“‘I’ve been working all weekend with our banking regulators to design appropriate policies to address the situation.’”
That was Treasury Secretary Janet Yellen, speaking Sunday on CBS News’ “Face the Nation,” about the federal government’s plans to possibly stem the damage from the stunning collapse of Silicon Valley Bank
which was taken over by the Federal Deposit Insurance Corp. on Friday.
“We want to make sure that the troubles that exist at one bank don’t create contagion to others that are sound,” Yellen said in the interview. “We are concerned about depositors and are focused on trying to meet their needs.”
SVB, which has built a reputation of catering to startups and early-stage companies over its 40 years in existence, was shut down after getting hit by what many are describing as a wave of depositors withdrawing their money over a very short period, resulting in the second-largest bank failure in U.S. history, behind the demise of Washington Mutual in 2008.
Some are concerned that depositors could be the most harmed by SVB’s implosion because the most of the bank’s deposits, greater than 90%, are uninsured.
The FDIC insures deposits up to $250,000.
The FDIC said that SVB had about $209 billion in total assets and about $175.4 billion in total deposits as of the end of December, but that it was unclear how much the bank had on its balance sheet by Friday. Deposit holders would be able to withdraw up to $250,000 on Monday, the FDIC said. For those with more than that deposited, the FDIC provided a hotline number to call.
The problems for SVB come as the Federal Reserve is raising interest rates to combat inflation. Higher rates can make shifting money out of plain-vanilla deposits and into higher interest-bearing, but liquid, investments more compelling.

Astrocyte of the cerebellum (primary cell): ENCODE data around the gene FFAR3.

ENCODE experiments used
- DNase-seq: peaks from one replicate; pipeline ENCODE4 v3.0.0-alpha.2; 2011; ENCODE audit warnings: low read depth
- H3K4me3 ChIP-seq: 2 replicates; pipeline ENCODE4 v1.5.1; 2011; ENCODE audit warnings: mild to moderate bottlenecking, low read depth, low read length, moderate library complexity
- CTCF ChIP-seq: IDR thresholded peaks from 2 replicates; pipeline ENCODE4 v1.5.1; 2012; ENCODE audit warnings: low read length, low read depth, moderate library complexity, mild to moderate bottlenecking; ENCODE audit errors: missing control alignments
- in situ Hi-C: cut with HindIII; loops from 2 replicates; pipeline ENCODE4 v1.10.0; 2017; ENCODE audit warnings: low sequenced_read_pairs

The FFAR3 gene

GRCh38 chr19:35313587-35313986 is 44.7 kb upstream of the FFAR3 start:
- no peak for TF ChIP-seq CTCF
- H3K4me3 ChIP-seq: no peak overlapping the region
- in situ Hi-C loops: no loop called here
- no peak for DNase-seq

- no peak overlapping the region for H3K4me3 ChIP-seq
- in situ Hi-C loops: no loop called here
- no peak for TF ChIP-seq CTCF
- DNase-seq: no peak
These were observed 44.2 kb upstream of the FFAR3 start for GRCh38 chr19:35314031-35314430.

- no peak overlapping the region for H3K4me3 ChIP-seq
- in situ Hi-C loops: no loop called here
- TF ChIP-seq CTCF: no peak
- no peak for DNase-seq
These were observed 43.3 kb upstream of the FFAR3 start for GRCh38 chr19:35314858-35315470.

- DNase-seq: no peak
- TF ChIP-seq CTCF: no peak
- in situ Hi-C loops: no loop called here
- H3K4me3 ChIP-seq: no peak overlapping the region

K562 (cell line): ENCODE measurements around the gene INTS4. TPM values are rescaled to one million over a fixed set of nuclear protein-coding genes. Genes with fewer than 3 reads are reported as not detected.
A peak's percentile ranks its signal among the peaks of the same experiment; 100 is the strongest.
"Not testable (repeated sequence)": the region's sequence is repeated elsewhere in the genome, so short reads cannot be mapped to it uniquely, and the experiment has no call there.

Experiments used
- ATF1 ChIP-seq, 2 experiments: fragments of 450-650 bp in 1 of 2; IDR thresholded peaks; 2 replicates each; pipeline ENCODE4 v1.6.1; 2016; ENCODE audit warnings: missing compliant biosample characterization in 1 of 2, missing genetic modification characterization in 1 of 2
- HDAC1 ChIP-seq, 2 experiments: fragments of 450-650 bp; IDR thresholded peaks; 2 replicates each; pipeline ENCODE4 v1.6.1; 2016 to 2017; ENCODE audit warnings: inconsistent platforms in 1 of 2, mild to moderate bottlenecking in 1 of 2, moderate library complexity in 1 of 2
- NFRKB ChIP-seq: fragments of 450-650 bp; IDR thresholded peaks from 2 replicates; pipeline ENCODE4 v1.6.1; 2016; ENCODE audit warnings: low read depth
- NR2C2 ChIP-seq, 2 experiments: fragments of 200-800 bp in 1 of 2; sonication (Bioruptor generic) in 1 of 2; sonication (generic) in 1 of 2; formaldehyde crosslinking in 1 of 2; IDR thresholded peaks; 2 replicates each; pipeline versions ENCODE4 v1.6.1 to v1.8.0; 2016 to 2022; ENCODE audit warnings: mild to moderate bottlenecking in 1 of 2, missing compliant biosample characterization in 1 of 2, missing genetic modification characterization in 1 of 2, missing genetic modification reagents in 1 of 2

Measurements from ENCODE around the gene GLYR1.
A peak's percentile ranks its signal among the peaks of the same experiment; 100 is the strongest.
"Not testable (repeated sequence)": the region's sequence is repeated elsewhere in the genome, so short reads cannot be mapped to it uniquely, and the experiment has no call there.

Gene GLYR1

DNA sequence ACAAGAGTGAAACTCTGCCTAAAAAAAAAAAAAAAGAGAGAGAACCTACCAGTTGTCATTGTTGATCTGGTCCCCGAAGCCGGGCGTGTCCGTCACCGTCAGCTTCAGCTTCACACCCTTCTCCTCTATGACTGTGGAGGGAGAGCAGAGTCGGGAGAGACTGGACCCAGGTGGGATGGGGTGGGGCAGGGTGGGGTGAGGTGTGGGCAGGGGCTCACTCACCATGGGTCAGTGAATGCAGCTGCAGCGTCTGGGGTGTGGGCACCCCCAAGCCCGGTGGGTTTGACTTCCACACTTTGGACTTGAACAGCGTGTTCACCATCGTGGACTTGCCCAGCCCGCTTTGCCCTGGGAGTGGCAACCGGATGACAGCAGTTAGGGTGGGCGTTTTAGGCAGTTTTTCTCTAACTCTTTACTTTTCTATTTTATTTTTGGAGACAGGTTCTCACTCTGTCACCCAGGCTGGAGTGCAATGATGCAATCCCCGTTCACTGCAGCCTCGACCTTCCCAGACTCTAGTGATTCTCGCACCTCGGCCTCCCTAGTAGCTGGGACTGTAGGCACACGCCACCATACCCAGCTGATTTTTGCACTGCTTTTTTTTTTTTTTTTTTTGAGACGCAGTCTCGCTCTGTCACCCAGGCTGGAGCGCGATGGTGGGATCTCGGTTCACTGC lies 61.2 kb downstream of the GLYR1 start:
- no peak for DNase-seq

Yellen said that the Fed wouldn’t be staging bailouts of financial institutions similar to what was done for many of the largest banks back in 2008-’09, but she did say that regulators were discussing plans to design policies that make sense, without providing further detail.
Her comments come as some have called on the government to insure all deposits to mitigate the risk of contagion to other banks and to help avert what could be a hit to investor confidence and sentiment.
The FDIC said Friday that customers will have full access to their insured deposits no later than Monday morning and that it hadn’t yet determined the total amount of uninsured deposits. Those borrowers will get an advance dividend within the next week, the agency said, and uninsured depositors would receive a “receivership certificate” that allows them to recoup additional payments as the FDIC sells off the bank’s assets.
Bill Ackman, the billionaire founder and CEO of the hedge fund Pershing Square Capital Management, on Saturday,said on Twitter said that “by allowing SVB Financial to fail without protecting all depositors, the world has woken up to what an uninsured deposit is—an unsecured illiquid claim on a failed bank.”
The abrupt collapse into receivership of the bank, a unit of SVB Financial Group, the parent company, has left hundreds of startup businesses scrambling to make payroll and wondering whether they will be forced to lay off staff if money held by the bank is frozen or even lost.
Yellen, on “Face the Nation,” said that the “goal — always — of supervision and regulation is to make sure that contagion can’t occur.”
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